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Memory Improvement Toledo OH

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Ruth S Erulkar
(419) 531-5536
3454 Oak Alley Ct
Toledo, OH
Specialty
Psychiatry

Data Provided By:
Central Access Rescue Mental Health Services
(419) 255-3125
3350 Collingwood Blvd
Toledo, OH
Industry
Mental Health Professional

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Lutheran Social Services of Nw Ohio
(419) 243-9178
2149 Collingwood Blvd
Toledo, OH
Industry
Mental Health Professional

Data Provided By:
Vishwas Jagdish Mashalkar
(419) 291-8892
2109 Hughes Dr
Toledo, OH
Specialty
Psychiatry, Child Psychiatry

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Ide Apartments 2
(419) 381-0585
3456 Mercer St
Toledo, OH
Industry
Mental Health Professional

Data Provided By:
Sahaja S Reddy
(419) 531-6200
3454 Oak Alley Ct
Toledo, OH
Specialty
Psychiatry

Data Provided By:
Joseph Hovey, PhD
(419) 530-2693
2801 W Bancroft St
Toledo, OH

Data Provided By:
Layne, Christopher
(419) 475-1001
2800 W Central Ave
Toledo, OH
Industry
Mental Health Professional, Psychologist

Data Provided By:
Khawaja Shahzad
(419) 291-8892
2109 Hughes Dr
Toledo, OH
Specialty
Psychiatry, Child Psychiatry

Data Provided By:
St.Paul's Community Center
(419) 244-9796
1303 S Cove Blvd
Toledo, OH
Industry
Mental Health Professional

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5 Ways To Improve Your Memory, Health and Lifestyle, 1stholistic.com, Holistic Living

by Murdo Macleod

Have you ever imagined the benefits a good memory can bring you?

Being able to remember important pieces of information - like names, facts and figures, directions, procedures, quotations - can give you a powerful advantage in life.

In fact, the ability to retain and retrieve information is essential to your personal and professional success.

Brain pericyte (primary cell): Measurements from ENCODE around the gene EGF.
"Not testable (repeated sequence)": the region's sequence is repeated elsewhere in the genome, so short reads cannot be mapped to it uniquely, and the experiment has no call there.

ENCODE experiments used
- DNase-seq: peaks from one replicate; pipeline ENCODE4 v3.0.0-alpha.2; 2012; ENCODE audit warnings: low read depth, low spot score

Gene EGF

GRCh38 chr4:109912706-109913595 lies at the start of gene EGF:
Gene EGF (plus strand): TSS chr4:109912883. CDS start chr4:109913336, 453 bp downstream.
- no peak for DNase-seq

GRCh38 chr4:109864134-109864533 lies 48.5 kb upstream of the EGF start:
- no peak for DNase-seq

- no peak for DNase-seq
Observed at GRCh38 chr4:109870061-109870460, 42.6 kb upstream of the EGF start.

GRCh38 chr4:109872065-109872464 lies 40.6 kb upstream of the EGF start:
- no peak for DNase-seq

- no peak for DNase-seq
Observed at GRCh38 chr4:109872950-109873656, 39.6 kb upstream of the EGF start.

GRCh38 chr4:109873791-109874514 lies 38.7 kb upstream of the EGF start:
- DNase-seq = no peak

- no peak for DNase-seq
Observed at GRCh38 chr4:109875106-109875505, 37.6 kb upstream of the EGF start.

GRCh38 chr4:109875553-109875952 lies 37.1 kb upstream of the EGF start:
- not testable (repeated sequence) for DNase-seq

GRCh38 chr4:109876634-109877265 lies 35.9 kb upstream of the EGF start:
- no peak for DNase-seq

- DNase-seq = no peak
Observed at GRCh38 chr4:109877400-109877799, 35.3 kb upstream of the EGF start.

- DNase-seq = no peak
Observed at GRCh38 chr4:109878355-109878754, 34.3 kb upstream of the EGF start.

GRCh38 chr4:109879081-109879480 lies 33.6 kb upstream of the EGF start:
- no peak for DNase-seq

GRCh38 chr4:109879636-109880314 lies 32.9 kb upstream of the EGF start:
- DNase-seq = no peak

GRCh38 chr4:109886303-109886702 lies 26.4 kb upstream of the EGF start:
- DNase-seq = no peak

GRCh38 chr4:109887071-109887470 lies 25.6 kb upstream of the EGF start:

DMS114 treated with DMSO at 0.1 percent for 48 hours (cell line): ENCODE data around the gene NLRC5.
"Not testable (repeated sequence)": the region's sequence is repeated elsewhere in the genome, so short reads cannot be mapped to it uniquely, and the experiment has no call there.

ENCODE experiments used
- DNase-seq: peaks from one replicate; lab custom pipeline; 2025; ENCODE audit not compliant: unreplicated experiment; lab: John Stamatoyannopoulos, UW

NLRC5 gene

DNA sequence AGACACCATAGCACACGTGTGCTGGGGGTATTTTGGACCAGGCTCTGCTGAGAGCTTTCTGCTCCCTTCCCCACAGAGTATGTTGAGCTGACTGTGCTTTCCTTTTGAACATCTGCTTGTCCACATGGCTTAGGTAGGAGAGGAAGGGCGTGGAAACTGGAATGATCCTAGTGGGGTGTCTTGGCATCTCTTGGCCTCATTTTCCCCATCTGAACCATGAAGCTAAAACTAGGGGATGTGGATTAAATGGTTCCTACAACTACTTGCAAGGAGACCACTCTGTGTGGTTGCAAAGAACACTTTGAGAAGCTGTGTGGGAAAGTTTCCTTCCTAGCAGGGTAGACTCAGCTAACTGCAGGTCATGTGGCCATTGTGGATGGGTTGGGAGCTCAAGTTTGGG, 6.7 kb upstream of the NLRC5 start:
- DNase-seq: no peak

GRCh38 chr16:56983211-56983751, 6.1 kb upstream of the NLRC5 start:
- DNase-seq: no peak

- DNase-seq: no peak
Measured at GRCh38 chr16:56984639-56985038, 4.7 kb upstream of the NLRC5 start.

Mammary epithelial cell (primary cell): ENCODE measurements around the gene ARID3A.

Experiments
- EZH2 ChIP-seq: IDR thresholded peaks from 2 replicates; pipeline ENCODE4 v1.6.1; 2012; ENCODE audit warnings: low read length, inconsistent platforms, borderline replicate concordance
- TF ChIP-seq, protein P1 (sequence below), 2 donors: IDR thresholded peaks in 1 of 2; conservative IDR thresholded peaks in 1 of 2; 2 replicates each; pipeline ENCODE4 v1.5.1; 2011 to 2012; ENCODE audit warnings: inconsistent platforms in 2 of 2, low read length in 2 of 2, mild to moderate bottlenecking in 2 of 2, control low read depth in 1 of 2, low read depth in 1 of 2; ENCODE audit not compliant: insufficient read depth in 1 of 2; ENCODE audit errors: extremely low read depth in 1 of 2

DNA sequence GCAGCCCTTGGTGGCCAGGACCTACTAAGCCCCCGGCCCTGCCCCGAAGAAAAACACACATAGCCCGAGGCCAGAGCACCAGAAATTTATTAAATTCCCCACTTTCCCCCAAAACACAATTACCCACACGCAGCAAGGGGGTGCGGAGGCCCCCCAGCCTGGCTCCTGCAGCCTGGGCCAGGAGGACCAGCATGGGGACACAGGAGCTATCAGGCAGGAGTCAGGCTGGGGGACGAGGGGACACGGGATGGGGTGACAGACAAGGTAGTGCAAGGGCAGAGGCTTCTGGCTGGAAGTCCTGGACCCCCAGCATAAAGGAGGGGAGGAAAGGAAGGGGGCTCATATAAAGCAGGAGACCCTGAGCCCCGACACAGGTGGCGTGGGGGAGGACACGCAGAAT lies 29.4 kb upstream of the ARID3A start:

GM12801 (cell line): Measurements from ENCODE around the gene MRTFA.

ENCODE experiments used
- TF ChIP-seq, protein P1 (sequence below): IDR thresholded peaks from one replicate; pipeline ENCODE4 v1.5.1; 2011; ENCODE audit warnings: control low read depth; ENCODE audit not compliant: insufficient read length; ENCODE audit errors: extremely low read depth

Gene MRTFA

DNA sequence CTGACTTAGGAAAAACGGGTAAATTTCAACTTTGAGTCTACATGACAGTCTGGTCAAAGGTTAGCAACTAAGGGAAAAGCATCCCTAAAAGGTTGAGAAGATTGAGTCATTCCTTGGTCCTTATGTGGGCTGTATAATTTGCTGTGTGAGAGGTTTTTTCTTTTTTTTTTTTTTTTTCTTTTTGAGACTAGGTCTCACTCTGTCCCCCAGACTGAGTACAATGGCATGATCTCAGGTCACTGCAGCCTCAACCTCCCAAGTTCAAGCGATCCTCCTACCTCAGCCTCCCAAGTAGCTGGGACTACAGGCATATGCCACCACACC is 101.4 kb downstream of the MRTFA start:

Here are five ways to boost your memory and keep it razor sharp:

1. Use Your Imagination

An easy way to remember something is to "take a picture".

For example, to remember where you've left your car keys, pretend to hold a camera to your eyes, focus on the scene, and click the image into your memory when you are leaving.

Then, when you want to find your keys again, try to develop the negative into positive and you'll be able to draw out a clear picture.

This technique works with almost everything you want to remember, as the film reel in your mind is endless.

Another trick you can use is to "think like a poet". Make up rhymes to recall ideas and construct simple-to-remember acronyms to record key phrases.

Remembering is EASY (Every Acronym Saves You) when you DIY (Do It Yourself).

Let's say you want to memorize the planets in their order from the Sun: Mercury, Venus, Earth, Mars, Jupiter, Saturn, Uranus, Neptune and Pluto.

Then just say "My Very Excellent Mom Just Served Us Nice Pickles".

2. Practice!

You can boost your memory with just a little regular practice. There are lots of ways of doing this:

Try to remember which day of the week your last birthday was. Then extend this to the birthdays of all your family members.

Try to remember all the Grand Slam Finalists and who was the winner. If you can try to remember the scores as well, it would be an even better exercise.

Try to remember names of all the 50 States and see if you can do it in alphabetic order too.

It won't be long before your daily practice pays off - making your mind sharper and more adaptable.

3. Eat Healthy

The best way to protect your memory is to eat plenty of antioxidants and nutrients commonly found in fruits and vegetables.

In a study published by the American Journal of Clinical Nutrition, researchers tested people aged between 65 and 90 and discovered that the people with the best ability to memorize words were those whose diets included the most fruits and vegetables.

Coincidentally, the same group of people ate the least artery-clogging saturated fat. Of all the fruits and vegetables studied, blueberries and blackberries contain the most potent antioxidants, anthocyanins.

4. Get Physical

Physical exercise not only boosts memory but also helps you think faster. A combination of mental and physical activities can protect your memory and help keep you alert.

The brain's processing speed gradually slows as you age. Between ages 25 and 55, many people begin to experience problems coming up with names or numbers. The memory is there. It just takes people longer to retrieve it.

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